Amazing Menu

Chef Daria's Amazing Menu Panama

Yay, it's the old format! Hello, appetizers/soups/salads. Welcome back, meat and fish entrees. Make yourself right at home, vegetarian entrees. Glad to see you, dessert. And there's more!

Okay, so we still have the unwieldy teams of four - the Godlewskis may be identical quadruplets for all I can tell. And there are still children, although I'm sure Carissa would be a fine dinnertime companion, and she could even sing songs about "the magic spoon" or whatever afterwards.

But while TAR - American Families Finally Elsewhere Edition is filming in other countries, we will have the standard food column that we all know and love. Or at least the standard food column that I am accustomed to writing. And so . . . on to Panama!

Hot dogs are best at ballparks, although some of us prefer to get spicier cousins of the hot dog like hot Italian sausages. With onions, green peppers, and German mustard.
Let's see . . . the national drink of Panama is rum, Panamanians like seafood and arroz con pollo, and they have a special chicken soup. We'll get to all that. They also like baseball, and in keeping with the previous theme of food that both children and adults enjoy, let me say two words: hot dogs. Hot dogs are best at ballparks, although some of us prefer to get spicier cousins of the hot dog - like hot Italian sausages. With onions, green peppers, and German mustard. We take malt vinegar on our fries, thank you very much. And a real beer from a regional microbrewery instead of that mass-produced carbonated horse piss that the Linz kids probably drink because they're young and don't know any better. Mmm, ballpark food! I don't know what Panamanians serve at their ballparks, but if I find out, I'll make a note of it.

Then there's the four-part "What's Cooking Panama" site, with recipes. Good luck finding the next three parts - or go to the bottom of the recipes page, which has some nice, fundamental Panamanian recipes.

Sancocho is the national soup of Panama. See, it's a good thing the Race left the US, because I'm not even sure we've got a national soup. This yummy black bean soup probably deserves to be a national soup, too.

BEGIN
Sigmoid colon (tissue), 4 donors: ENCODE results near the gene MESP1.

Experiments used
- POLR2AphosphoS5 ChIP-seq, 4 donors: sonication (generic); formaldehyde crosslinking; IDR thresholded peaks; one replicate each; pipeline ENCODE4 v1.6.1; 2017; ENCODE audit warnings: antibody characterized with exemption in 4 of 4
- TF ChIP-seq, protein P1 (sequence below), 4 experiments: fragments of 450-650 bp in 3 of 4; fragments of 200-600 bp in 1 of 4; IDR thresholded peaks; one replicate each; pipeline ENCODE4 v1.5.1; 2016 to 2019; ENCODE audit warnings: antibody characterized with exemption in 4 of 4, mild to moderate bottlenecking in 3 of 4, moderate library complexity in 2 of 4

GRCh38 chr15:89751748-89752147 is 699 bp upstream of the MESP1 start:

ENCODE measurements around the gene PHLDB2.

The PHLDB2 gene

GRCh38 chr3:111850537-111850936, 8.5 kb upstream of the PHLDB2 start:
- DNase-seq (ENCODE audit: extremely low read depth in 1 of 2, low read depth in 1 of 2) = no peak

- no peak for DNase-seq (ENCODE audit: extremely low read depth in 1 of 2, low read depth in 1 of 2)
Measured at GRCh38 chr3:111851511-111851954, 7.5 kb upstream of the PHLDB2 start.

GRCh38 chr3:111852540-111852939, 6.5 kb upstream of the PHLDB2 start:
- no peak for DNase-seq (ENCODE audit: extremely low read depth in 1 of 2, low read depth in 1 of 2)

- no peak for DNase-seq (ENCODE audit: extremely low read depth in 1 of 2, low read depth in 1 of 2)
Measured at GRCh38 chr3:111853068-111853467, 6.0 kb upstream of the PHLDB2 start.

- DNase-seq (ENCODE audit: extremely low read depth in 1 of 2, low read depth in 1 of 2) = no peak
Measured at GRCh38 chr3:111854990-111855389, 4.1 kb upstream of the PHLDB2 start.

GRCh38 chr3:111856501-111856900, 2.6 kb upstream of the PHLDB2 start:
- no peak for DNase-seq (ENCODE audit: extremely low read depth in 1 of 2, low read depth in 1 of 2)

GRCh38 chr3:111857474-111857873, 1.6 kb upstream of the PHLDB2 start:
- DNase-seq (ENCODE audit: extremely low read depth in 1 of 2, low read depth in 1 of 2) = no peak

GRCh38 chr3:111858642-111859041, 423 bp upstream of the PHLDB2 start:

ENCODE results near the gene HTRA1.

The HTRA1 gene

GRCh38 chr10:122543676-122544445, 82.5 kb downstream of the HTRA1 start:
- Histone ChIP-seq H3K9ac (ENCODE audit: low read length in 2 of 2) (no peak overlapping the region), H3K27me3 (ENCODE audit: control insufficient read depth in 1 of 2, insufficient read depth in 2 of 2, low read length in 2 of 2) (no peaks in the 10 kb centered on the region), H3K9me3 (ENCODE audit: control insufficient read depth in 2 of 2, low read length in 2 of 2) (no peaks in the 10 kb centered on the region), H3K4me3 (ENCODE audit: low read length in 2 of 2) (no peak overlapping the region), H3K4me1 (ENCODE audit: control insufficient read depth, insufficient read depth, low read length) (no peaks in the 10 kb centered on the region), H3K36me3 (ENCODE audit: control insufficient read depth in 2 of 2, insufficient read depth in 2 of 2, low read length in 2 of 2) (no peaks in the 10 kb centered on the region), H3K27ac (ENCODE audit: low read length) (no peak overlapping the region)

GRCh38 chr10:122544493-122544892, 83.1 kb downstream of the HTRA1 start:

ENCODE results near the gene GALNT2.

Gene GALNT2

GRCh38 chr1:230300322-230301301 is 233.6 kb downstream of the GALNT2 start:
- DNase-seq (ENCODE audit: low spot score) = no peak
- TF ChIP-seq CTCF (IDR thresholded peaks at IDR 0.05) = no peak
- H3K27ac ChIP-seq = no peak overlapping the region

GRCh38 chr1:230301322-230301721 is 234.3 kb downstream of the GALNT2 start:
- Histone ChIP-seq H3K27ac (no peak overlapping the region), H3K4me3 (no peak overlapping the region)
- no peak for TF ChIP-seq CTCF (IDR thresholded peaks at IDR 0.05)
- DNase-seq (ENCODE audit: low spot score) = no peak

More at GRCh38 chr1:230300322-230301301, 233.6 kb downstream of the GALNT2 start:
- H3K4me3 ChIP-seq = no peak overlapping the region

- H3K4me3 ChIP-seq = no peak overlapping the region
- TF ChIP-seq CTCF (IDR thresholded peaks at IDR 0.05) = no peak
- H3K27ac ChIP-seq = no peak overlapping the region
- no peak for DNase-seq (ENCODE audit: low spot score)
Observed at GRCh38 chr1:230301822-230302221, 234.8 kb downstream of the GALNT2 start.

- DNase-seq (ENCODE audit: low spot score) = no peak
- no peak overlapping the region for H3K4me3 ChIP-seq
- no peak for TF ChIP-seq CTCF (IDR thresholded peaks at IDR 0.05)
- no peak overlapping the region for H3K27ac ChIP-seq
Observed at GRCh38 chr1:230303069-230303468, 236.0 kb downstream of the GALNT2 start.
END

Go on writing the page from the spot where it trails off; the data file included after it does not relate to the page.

Since empanadas are so good, let's have a second recipe for Panamanian empanadas. Oh, and did you know that pastelitos are the "big brother" of empanadas? Now you do.

The national appetizer of Panama is ceviche, however you spell it. So let's try fish seviche and shrimp seviche. If you like your fish spicy, you can chop up a habanero for hot ceviche.

Meat And Fish Entrees
This page makes Panama sound like fun - and has a bunch of recipes for something called Johnnie Mazetti - a ground beef and noodle casserole, apparently. Also, a person could get really drunk on "Tropical Itch" cocktails. Fortunately, Johnny Mosetti, or however you spell it, looks simple enough to make while plastered.

Carimanolas are like little stuffed raviolis. You can use ground iguana meat if you have any around, but any type of ground or shredded meat will do, actually. Now, if you've got chicken, you're in business. Arroz Con Pollo is the national chicken dish, after you eat the national soup and the national appetizer. You can also make chicken with rice. Who knew the Panamanians would have such a thing for Worcestershire sauce?

In the mood for seafood? Check out shrimp on a stick, with oranges and jalapenos. If you're more in the mood for whitefish, there's red snapper with coconut sauce, and yellowtail with mango slaw.

Vegetarian Entrees
Beans and plantains will keep vegetarians going in Panama. Not all of these plantain recipes are vegetarian, but they can be easily adapted. Coconut rice with beans and black bean pie appear to be filling and tasty, both.

And now we come to the two Panamanian dessert soups, traditionally served side-by-side at wedding receptions. The first is called Soup of Glory. How nice! The second, however, is called Drunk Soup. Hmmm. I officially applaud the optimistic cynicism the Panamanians show by this pairing.

And if you want to get drunk without going to a wedding reception, you can down a couple of tropical itches, or you can be more demure and plow through an entire recipe for white wine sangria. For a more civilized beverage, try a mango banana smoothie.

Okay, you want a regular dessert? I sort of doubt that canal cake is truly Panamanian, but it certainly was inevitable. More reliably authentic is the cake that won't last.

Let's start with a collection of Panamanian recipes for ceviche, arroz con pollo, desserts, etc. The site of Juan Carlos Candanedo has a lot of different recipes, too. You might also check out the international women's site and this collection of mostly Panamanian recipes. Finally, there's always Food Down Under.